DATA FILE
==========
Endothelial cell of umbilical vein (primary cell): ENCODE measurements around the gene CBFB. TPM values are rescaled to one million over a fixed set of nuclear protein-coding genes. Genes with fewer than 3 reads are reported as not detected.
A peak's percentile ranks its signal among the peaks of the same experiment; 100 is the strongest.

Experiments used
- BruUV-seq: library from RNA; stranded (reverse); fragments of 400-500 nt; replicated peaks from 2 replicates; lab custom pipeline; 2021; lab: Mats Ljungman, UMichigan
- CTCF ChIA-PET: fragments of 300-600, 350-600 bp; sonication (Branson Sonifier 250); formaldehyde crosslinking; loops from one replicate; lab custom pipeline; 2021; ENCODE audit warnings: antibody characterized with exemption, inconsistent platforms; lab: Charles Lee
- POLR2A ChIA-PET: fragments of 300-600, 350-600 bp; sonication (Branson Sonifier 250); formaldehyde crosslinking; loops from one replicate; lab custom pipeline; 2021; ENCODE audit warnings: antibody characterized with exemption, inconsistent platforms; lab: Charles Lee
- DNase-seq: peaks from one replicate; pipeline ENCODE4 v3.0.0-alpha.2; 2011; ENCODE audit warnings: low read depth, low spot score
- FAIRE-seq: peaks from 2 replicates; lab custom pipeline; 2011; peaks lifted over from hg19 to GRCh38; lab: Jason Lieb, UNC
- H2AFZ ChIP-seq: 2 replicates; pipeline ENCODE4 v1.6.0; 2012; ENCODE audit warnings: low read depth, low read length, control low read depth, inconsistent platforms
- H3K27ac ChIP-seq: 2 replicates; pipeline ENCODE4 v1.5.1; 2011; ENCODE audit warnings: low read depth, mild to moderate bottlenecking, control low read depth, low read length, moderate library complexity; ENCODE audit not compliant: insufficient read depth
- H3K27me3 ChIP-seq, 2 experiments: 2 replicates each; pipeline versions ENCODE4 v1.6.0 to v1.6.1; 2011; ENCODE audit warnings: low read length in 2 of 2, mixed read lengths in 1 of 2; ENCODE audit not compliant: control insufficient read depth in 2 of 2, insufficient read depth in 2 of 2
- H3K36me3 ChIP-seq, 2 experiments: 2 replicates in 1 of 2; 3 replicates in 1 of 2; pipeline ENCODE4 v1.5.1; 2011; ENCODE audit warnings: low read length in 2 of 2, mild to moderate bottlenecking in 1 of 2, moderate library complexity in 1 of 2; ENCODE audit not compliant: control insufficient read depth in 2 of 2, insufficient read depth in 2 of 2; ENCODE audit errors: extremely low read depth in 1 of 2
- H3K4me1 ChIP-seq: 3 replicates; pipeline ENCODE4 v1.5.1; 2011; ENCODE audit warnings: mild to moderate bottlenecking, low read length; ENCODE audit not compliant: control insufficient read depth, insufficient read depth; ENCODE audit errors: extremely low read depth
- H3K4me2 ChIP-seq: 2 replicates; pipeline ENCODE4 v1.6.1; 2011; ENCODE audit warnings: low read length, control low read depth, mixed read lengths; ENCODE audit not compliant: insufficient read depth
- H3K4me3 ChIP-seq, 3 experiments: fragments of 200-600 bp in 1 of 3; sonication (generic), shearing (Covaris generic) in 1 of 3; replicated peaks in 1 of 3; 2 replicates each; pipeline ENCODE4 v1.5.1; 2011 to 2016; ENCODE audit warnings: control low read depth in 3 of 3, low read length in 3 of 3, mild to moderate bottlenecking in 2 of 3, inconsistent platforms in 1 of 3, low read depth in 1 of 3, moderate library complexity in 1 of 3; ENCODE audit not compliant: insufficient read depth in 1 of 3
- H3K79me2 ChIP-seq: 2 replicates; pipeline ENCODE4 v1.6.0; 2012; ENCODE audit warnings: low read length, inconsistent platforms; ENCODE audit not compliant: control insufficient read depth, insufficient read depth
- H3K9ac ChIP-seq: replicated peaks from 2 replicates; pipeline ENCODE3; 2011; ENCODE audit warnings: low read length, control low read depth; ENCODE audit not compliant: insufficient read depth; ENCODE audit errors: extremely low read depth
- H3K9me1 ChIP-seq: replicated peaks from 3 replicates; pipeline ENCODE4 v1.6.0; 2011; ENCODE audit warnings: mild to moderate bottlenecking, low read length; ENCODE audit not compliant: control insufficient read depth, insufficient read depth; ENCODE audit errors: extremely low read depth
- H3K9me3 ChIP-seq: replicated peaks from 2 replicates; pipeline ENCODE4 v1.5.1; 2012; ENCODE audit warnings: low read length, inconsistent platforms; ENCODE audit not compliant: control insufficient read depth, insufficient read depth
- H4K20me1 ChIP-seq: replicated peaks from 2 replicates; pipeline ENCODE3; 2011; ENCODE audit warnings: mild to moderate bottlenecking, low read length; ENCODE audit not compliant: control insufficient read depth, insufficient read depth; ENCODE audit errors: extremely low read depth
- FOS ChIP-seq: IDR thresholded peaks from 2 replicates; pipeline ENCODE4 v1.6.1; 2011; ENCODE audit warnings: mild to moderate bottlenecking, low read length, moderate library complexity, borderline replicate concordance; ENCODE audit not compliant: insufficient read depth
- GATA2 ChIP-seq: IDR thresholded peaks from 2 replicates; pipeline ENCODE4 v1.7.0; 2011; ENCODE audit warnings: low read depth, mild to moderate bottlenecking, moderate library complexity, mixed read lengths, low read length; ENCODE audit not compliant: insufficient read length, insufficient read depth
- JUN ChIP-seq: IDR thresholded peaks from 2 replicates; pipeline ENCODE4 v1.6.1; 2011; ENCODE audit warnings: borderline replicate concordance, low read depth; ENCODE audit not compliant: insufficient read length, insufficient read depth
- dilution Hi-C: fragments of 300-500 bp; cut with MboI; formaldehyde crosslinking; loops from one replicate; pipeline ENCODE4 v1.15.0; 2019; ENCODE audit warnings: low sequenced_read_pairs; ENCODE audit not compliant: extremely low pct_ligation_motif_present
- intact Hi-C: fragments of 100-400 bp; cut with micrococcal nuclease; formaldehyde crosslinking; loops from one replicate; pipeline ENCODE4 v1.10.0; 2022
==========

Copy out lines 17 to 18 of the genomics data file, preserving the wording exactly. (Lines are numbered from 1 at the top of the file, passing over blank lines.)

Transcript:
- H3K9ac ChIP-seq: replicated peaks from 2 replicates; pipeline ENCODE3; 2011; ENCODE audit warnings: low read length, control low read depth; ENCODE audit not compliant: insufficient read depth; ENCODE audit errors: extremely low read depth
- H3K9me1 ChIP-seq: replicated peaks from 3 replicates; pipeline ENCODE4 v1.6.0; 2011; ENCODE audit warnings: mild to moderate bottlenecking, low read length; ENCODE audit not compliant: control insufficient read depth, insufficient read depth; ENCODE audit errors: extremely low read depth